I just returned from 17 days touring the Midwest, and one of the most pleasant surprises was seeing so many farms in Wisconsin, Iowa, Indiana, Illinois, Arkansas and West Virginia with custom "Quilt Blocks" on their farms as their signature brand. Here are a few photos of some the barn Quilt Blocks that we saw during our trip (click on any photo to start the slideshow):
Although barn quilt blocks have been around for many years, there's been a spike in popularity in the past 20 years. "From humble beginnings in Adams County, Ohio, the idea has spread to 49 States with more than 9,000 barn quilts organized into more than 120 Barn Quilt Trails - and surely thousands more that are not mapped." - Suzi Parron, author of the books "Barn Quilts and the American Quilt trail Movement" and "Following the Barn Quilt Trail”.
As detailed in a John Deere Homestead article (https://www.johndeerehomestead.com/2016/09/04/barn-quilt-craze/), the Barn Quilt Block idea dates back to Maxine and Donna Sue Groves of Manchester, Ohio. “In 1989, my mother and I moved to a small farm that had an old - and very plain looking - tobacco barn,” says Donna Sue. “Mother was an avid quilter so I promised her I would brighten up the barn by adding a quilt square. Friends and neighbors chided me into actually following through and I had a Snail’s Trail quilt square painted and hung in 2001, but in the process a group of us decided to paint a bunch of them in hopes of developing a tourist attraction. We put quilt squares on twenty barns (the number of squares in a typical bed spread) and the idea took off like wildfire.”
Barn quilts are generally chosen from a family's own colorful quilt pattern that has been passed down through the years. Then the family's quilt pattern is turned into public art on their own barn or other building, and it becomes part of a quilt trail.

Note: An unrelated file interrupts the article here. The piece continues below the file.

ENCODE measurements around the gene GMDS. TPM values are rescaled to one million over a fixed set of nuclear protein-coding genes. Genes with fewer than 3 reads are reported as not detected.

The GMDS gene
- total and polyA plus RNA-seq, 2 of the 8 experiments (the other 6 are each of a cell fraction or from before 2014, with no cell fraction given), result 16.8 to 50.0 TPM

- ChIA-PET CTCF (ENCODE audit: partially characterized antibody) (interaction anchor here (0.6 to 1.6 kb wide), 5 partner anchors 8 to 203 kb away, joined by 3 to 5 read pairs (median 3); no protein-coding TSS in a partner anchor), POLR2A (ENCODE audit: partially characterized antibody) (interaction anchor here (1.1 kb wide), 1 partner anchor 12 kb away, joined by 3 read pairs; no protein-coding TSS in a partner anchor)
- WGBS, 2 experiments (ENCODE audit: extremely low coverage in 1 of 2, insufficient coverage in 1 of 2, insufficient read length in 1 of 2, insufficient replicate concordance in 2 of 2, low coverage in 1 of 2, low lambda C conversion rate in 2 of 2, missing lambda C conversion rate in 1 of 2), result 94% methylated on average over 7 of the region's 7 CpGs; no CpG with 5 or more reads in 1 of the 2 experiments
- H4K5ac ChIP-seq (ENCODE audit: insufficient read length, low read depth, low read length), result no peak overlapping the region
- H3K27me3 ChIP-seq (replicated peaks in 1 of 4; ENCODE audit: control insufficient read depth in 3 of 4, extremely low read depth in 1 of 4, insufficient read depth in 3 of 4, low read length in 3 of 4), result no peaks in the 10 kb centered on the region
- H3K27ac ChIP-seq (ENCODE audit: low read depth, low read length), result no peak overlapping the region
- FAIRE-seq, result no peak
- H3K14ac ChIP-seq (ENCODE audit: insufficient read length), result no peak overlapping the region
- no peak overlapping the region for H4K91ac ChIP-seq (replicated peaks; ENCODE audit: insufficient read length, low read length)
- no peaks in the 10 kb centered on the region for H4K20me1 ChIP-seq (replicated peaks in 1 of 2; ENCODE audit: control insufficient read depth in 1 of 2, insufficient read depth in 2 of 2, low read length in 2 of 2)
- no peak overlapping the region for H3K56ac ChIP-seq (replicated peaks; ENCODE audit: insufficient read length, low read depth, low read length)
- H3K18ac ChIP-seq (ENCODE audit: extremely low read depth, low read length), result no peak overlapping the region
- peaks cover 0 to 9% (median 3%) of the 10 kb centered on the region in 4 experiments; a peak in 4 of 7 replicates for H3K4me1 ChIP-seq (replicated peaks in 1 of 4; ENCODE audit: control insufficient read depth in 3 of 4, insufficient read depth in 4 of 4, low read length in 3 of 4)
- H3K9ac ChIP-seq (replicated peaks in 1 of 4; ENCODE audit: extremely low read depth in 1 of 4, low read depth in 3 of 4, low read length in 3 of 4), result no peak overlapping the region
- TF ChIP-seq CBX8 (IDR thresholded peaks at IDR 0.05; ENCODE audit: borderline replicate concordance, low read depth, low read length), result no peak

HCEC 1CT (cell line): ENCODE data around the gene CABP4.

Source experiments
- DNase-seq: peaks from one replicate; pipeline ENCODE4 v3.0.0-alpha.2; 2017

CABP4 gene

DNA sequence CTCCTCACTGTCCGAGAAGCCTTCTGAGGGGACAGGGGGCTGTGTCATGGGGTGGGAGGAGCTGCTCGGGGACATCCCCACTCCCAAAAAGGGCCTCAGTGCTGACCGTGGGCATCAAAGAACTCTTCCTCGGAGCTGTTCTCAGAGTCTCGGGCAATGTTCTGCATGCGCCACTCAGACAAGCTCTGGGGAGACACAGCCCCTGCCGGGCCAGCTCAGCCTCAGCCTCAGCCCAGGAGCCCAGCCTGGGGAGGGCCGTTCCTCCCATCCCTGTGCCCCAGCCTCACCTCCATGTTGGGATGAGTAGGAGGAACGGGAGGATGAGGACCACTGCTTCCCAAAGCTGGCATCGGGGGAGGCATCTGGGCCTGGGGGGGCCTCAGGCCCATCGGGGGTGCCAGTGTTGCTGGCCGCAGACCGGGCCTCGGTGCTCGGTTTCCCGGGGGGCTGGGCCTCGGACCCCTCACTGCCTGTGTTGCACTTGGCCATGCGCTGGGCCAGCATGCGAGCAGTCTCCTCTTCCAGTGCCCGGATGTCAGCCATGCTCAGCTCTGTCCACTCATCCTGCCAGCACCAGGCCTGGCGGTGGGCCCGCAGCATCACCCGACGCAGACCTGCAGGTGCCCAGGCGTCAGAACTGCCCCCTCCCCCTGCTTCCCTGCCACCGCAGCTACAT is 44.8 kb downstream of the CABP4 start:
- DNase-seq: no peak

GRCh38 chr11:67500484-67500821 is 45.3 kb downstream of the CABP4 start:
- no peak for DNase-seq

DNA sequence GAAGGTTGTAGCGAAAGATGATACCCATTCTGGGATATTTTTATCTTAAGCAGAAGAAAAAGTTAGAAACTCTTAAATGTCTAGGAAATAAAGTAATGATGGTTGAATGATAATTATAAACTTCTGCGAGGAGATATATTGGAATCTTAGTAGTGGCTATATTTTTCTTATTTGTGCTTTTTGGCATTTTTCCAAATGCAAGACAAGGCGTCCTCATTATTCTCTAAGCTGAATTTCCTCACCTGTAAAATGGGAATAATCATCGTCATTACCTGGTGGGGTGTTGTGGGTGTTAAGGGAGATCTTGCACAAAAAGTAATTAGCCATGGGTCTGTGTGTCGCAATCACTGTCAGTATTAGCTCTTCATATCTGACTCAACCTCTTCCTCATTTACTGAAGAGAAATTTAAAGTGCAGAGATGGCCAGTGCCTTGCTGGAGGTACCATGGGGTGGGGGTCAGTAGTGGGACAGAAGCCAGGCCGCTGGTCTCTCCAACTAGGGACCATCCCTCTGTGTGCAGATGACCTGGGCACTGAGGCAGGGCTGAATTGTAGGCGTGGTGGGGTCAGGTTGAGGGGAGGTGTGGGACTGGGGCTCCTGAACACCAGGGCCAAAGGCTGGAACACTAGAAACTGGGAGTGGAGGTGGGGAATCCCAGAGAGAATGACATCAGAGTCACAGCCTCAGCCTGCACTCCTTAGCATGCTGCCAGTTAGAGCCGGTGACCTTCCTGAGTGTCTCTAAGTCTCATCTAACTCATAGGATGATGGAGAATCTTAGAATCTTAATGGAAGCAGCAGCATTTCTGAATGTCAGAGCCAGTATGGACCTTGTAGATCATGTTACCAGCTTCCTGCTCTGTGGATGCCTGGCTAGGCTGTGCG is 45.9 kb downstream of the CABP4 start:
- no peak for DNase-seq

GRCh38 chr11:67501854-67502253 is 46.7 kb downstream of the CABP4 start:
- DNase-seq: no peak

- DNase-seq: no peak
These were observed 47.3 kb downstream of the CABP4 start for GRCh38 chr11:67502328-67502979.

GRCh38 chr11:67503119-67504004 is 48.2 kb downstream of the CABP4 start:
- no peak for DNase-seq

If you want to read more about this interesting phenomenon, here are some links to browse through:
Back in April I wrote a blog post about “Making COVID-19 Masks for My Family and Friends”. Well, quite a bit of time has passed since then and I thought that I would give everyone a quick update on my latest mask activity since I know that some of you used my information to make masks of your own.
The good news is that the final version of the masks that I settled on back in April (version 2.0) worked out really well for all my family, friends and clients. In fact, this design held up so well that the only significant change that I’ve made over the past two months was to remove the internal pocket for adding an additional filter. Everyone thought that they would use a pocket like this to insert additional filtering layers inside the mask if needed – but in practice people found that they did not actually add any additional filters.
Based on that input I’ve continued to make bunches and bunches of masks over the past two months for family, friends, acquaintances from church and for clients that requested them. The version 2.0 mask design has held up really well, and the wearers really like the tight custom fit and the piece of floral wire I added at the nose (top of the mask) so the mask could fit tighter on the face and not fog the wearer’s glasses.
So, for my Version 3.0 masks I’ve removed the internal pocket and focused on refining my pattern and process to make masks that come in a variety of sizes so that they can more tightly fit a wide range of face sizes. I’ve also increased my mask fabric inventory so that I can make masks to fit all sorts of different styles. Here’s a picture of some of the version 3.0 masks that I most recently made.
Like I’ve previously mentioned, I’m not selling these masks, just providing them locally to my family and friends (and clients that request them) as a small token of community service. Hopefully you are all in good health and good spirits as Summer gets into full swing and we get the COVID-19 mess behind us.
Barbara Phillips, interior designer and owner of Center Stage Interior Designs, has delivered impeccable window treatments and design services to both residential and commercial clients in Massachusetts since 2001.